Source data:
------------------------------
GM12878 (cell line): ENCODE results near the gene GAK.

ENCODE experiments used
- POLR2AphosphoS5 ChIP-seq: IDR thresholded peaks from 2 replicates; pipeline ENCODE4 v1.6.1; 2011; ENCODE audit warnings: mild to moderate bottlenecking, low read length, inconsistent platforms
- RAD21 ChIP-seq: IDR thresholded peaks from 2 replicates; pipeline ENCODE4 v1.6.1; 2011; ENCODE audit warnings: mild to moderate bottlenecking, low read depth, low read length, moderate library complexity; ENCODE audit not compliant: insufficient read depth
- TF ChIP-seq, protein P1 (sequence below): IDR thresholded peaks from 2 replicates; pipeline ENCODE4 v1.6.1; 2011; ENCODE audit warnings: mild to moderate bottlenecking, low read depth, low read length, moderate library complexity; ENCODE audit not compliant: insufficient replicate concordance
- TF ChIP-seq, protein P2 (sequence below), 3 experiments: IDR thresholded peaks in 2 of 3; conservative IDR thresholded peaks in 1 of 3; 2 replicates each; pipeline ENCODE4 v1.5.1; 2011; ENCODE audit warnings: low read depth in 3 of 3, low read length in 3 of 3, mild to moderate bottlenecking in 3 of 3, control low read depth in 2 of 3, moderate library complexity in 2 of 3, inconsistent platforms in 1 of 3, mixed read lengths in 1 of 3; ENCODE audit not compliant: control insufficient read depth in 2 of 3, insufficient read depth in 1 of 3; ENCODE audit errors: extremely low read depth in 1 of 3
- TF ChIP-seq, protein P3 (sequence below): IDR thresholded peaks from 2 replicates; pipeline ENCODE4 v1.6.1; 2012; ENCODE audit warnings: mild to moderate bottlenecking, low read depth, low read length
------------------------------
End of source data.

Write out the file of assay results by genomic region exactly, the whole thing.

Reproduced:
GM12878 (cell line): ENCODE results near the gene GAK.

ENCODE experiments used
- POLR2AphosphoS5 ChIP-seq: IDR thresholded peaks from 2 replicates; pipeline ENCODE4 v1.6.1; 2011; ENCODE audit warnings: mild to moderate bottlenecking, low read length, inconsistent platforms
- RAD21 ChIP-seq: IDR thresholded peaks from 2 replicates; pipeline ENCODE4 v1.6.1; 2011; ENCODE audit warnings: mild to moderate bottlenecking, low read depth, low read length, moderate library complexity; ENCODE audit not compliant: insufficient read depth
- TF ChIP-seq, protein P1 (sequence below): IDR thresholded peaks from 2 replicates; pipeline ENCODE4 v1.6.1; 2011; ENCODE audit warnings: mild to moderate bottlenecking, low read depth, low read length, moderate library complexity; ENCODE audit not compliant: insufficient replicate concordance
- TF ChIP-seq, protein P2 (sequence below), 3 experiments: IDR thresholded peaks in 2 of 3; conservative IDR thresholded peaks in 1 of 3; 2 replicates each; pipeline ENCODE4 v1.5.1; 2011; ENCODE audit warnings: low read depth in 3 of 3, low read length in 3 of 3, mild to moderate bottlenecking in 3 of 3, control low read depth in 2 of 3, moderate library complexity in 2 of 3, inconsistent platforms in 1 of 3, mixed read lengths in 1 of 3; ENCODE audit not compliant: control insufficient read depth in 2 of 3, insufficient read depth in 1 of 3; ENCODE audit errors: extremely low read depth in 1 of 3
- TF ChIP-seq, protein P3 (sequence below): IDR thresholded peaks from 2 replicates; pipeline ENCODE4 v1.6.1; 2012; ENCODE audit warnings: mild to moderate bottlenecking, low read depth, low read length